I mean I think alot of crap I hear is funny.....the other day....Mister I have direct deposit and all my money is in the bank...I need a ride to Jamaica and would appreciate a transfer....I was like not my problem....and I guess I should get direct deposit so I can just do stuff for free to I was like...... what are people thinking these days....then she said later she was going to Occupy Wall Street for some free food......I am like pffff I almost just busted out a big belly laugh at this chick....

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LOL, It's all bullshit. It burns me up inside too but you need to let it slide. no need to worry about someone else money right. I think of it like this. your saving your fellow operator the same bullshit. Second if you give them a transfer to the next bus they count that as a paid fare and is counted when they want to change service. They don't count the F5 or 5 key cause they not paying customers. so giving that transfer can save a run due to them seeing that they need the extra service. The best is when they come from the mall(Fulton or Atlantic) from downtown Brooklyn from shopping(shopping bags in hands) and say i lost my metrocard, or i don't have any money mister.

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Lol how bout this, I open my door to let passengers off my bus, so this guy is waiting for another bus and ask if he can get a transfer because he forgot to ask when he was on his previous bus. I'm looking at him like really, you not even getting on my bus, but you want me to give you a transfer to get on the other bus lol smh. I just simply told him I can't do close the door and kept it moving. That's the world of MTA for you got to love it lol.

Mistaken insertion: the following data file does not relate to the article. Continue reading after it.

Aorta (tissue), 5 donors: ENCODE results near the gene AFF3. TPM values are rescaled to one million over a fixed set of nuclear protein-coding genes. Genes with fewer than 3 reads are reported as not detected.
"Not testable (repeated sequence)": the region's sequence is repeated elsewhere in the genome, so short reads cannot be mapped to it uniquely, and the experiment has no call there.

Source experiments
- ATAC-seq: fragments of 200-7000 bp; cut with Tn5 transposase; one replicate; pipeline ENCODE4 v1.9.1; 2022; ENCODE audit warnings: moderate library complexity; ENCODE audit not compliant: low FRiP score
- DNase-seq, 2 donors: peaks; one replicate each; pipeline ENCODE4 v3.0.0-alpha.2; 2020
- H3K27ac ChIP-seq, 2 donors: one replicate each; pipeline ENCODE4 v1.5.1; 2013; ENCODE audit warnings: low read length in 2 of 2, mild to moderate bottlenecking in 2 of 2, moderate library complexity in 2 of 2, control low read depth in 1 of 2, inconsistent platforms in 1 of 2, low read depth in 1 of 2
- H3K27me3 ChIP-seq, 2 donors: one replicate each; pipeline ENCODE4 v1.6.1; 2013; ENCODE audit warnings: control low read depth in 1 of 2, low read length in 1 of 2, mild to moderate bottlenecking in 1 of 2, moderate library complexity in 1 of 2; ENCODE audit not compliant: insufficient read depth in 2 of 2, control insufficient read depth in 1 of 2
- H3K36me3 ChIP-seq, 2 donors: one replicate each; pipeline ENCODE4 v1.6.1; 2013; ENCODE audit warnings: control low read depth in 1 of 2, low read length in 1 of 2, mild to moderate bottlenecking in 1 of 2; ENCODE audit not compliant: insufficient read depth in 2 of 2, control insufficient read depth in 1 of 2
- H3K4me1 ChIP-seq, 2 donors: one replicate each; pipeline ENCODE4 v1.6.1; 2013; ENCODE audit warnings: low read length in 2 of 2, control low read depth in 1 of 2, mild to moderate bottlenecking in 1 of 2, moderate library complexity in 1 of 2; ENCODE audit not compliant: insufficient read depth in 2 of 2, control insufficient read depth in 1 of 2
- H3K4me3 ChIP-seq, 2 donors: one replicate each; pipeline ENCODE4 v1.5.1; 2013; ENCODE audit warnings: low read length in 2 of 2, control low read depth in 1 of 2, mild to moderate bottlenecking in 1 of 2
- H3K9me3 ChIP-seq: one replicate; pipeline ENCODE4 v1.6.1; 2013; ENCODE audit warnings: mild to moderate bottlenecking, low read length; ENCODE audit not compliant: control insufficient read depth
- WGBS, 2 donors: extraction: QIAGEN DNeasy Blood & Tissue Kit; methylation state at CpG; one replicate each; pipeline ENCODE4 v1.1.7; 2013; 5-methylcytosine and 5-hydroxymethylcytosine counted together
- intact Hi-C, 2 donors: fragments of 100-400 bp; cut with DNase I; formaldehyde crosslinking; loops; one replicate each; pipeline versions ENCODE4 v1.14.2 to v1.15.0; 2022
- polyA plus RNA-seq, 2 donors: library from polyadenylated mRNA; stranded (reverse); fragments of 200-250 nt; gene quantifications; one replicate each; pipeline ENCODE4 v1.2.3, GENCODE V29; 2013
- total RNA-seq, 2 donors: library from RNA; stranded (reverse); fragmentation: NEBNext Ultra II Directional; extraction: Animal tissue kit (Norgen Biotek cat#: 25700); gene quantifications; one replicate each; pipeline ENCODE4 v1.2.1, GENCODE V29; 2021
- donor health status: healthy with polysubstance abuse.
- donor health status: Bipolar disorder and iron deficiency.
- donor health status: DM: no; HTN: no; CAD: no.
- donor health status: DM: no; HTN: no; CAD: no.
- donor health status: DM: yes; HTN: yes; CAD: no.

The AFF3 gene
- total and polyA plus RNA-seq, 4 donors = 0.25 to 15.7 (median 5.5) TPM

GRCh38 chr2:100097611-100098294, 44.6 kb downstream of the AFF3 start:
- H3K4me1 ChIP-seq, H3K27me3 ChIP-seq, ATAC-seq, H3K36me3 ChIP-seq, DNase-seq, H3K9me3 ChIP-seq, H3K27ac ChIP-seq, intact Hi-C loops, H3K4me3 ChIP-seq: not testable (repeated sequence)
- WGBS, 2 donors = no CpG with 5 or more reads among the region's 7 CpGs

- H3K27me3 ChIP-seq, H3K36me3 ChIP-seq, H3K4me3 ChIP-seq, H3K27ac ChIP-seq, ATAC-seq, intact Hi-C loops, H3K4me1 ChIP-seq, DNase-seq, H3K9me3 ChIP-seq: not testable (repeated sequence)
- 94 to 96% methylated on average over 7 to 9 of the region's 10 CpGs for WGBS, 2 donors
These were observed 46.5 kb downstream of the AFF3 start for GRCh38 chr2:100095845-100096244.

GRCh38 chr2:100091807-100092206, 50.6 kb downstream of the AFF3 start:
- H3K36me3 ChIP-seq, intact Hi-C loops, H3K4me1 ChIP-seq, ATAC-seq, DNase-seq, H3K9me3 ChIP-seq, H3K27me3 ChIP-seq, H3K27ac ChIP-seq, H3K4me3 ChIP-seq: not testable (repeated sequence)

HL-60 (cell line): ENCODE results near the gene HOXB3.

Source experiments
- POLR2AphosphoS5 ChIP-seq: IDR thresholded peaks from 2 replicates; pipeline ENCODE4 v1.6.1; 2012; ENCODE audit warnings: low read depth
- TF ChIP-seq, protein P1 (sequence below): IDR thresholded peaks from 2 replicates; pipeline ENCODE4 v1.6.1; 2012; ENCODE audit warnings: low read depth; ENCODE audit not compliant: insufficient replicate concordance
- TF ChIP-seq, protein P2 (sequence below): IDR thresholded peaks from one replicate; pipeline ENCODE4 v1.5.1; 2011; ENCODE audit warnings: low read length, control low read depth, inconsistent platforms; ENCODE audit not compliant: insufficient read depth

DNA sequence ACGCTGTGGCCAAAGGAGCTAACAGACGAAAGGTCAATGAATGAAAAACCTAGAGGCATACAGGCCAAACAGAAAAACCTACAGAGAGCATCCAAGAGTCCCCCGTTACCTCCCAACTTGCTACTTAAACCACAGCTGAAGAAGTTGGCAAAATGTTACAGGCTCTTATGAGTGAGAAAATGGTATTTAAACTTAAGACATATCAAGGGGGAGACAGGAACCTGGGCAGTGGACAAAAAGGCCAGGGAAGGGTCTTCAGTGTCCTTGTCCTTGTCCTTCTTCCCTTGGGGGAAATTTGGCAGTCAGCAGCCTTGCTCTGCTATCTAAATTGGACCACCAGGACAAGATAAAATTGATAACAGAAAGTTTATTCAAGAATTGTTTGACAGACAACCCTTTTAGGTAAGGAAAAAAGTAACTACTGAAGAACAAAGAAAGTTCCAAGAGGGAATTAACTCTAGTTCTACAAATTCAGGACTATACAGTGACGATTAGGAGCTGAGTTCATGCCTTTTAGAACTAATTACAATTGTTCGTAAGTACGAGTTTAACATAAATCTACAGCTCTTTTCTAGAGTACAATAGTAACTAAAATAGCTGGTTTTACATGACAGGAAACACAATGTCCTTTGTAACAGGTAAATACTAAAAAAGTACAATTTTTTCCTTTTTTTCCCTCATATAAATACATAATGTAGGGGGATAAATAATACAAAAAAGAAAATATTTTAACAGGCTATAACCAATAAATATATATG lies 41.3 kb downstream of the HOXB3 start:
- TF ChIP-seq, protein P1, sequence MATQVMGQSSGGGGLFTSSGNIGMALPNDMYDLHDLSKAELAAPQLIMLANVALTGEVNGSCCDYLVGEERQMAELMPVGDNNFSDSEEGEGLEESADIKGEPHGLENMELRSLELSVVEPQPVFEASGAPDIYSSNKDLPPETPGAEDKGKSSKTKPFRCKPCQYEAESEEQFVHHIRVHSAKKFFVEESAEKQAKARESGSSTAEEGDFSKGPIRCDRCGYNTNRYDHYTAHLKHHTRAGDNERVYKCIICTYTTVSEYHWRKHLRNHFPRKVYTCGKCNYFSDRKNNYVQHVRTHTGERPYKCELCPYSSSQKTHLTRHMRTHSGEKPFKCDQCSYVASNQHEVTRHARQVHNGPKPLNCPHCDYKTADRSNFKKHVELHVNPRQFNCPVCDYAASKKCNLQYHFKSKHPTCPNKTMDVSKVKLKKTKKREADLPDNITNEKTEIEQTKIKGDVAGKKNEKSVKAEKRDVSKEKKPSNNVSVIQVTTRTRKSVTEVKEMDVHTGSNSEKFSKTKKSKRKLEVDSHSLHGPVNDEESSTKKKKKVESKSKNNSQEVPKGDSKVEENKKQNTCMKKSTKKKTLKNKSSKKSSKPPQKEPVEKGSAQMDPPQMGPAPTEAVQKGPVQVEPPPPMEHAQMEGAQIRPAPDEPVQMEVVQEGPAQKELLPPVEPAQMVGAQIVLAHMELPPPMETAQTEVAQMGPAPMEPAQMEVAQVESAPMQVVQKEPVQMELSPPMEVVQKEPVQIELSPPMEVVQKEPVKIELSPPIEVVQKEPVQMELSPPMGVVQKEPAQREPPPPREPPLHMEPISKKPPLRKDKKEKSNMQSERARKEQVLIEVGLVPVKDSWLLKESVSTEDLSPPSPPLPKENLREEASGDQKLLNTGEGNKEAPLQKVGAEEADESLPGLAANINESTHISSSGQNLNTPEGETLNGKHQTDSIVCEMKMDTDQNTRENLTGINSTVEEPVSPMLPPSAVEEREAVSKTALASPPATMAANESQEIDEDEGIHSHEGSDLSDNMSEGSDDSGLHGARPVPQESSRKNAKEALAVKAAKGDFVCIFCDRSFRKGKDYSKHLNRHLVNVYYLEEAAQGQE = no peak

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Yeah, nice one, transit bx; I've had that one before too.

 

Working the B41 going to Kings Plaza one afternoon, I discharge my passengers, and this one guy who seems mentally off, or maybe just for the day, kinda skipped the steady mob who was waiting to board the bus, and asked loudly, "CAN I HAVE A TRANSFER?!!".. then came the stare of death to him from me and the other passengers on the bus, he looked around and stepped off. lmfao!

 

That was too funny.

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Yeah, nice one, transit bx; I've had that one before too.

 

Working the B41 going to Kings Plaza one afternoon, I discharge my passengers, and this one guy who seems mentally off, or maybe just for the day, kinda skipped the steady mob who was waiting to board the bus, and asked loudly, "CAN I HAVE A TRANSFER?!!".. then came the stare of death to him from me and the other passengers on the bus, he looked around and stepped off. lmfao!

 

That was too funny.

 

Lol @ acela and to anyone that can relate, someone boards your bus pulls out a metrocard knowing dame well it have no money on it, dips the card in and says oh I think I grab the wrong card hold on, mind you it be the ones that rush on the bus first and holds the line up. Then turns around and say oh can I please ride I left my metro lol. In my head I be like you know dame well what your doing smh.